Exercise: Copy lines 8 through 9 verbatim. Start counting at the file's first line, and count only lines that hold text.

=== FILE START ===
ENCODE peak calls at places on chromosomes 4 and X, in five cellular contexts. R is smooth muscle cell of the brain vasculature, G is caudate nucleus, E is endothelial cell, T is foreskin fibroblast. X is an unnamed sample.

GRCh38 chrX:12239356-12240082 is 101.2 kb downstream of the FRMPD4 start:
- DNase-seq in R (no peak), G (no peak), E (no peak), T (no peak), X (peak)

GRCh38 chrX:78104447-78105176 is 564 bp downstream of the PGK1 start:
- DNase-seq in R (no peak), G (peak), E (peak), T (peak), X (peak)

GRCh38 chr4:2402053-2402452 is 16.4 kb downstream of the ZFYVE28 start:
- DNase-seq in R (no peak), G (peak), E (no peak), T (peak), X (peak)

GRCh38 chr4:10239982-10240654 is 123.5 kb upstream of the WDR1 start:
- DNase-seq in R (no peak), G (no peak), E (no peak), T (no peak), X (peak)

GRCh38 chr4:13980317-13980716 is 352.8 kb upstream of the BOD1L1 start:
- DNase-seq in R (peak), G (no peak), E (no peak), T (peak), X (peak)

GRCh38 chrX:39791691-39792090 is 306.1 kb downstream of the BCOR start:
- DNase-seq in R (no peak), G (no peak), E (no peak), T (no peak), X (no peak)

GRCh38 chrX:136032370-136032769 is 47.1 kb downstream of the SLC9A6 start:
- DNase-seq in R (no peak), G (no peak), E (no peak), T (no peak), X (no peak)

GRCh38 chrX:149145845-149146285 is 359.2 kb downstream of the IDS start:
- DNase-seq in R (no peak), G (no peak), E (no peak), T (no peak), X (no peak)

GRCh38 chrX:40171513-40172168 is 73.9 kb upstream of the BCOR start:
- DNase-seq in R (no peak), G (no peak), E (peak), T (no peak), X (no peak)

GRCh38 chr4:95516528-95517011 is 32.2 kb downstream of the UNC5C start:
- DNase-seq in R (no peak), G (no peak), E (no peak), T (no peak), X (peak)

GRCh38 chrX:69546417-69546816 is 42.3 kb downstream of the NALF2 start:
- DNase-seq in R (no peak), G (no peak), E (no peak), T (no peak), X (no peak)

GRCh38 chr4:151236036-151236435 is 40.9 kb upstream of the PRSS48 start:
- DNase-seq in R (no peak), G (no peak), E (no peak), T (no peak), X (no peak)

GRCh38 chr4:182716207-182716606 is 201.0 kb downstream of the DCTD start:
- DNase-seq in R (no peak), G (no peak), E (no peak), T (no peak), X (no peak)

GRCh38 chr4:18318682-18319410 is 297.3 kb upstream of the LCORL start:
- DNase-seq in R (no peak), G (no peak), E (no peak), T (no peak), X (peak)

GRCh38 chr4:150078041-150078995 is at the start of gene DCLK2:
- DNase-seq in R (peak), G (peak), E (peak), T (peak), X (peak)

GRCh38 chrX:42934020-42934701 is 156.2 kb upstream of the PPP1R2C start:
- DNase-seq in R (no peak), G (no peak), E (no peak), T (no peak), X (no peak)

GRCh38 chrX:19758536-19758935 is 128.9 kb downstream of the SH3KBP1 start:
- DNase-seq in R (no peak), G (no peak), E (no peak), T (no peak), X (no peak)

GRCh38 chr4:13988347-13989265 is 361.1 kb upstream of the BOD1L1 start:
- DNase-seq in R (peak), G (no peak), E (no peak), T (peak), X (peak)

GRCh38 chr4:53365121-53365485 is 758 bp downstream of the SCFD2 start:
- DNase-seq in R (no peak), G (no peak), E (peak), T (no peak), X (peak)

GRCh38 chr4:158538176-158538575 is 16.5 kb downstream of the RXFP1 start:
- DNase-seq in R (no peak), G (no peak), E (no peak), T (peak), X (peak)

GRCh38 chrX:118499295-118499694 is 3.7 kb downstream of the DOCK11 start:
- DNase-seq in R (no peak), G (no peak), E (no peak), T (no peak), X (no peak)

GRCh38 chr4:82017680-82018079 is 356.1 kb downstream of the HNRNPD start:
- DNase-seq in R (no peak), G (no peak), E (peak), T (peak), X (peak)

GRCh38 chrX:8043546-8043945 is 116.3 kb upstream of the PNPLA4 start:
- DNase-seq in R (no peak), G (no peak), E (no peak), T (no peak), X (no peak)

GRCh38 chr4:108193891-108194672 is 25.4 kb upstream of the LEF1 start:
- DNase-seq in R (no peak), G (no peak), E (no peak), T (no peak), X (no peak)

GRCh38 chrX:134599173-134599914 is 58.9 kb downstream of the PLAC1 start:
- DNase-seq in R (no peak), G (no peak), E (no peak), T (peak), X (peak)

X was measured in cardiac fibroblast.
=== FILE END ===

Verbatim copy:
GRCh38 chr4:10239982-10240654 is 123.5 kb upstream of the WDR1 start:
- DNase-seq in R (no peak), G (no peak), E (no peak), T (no peak), X (peak)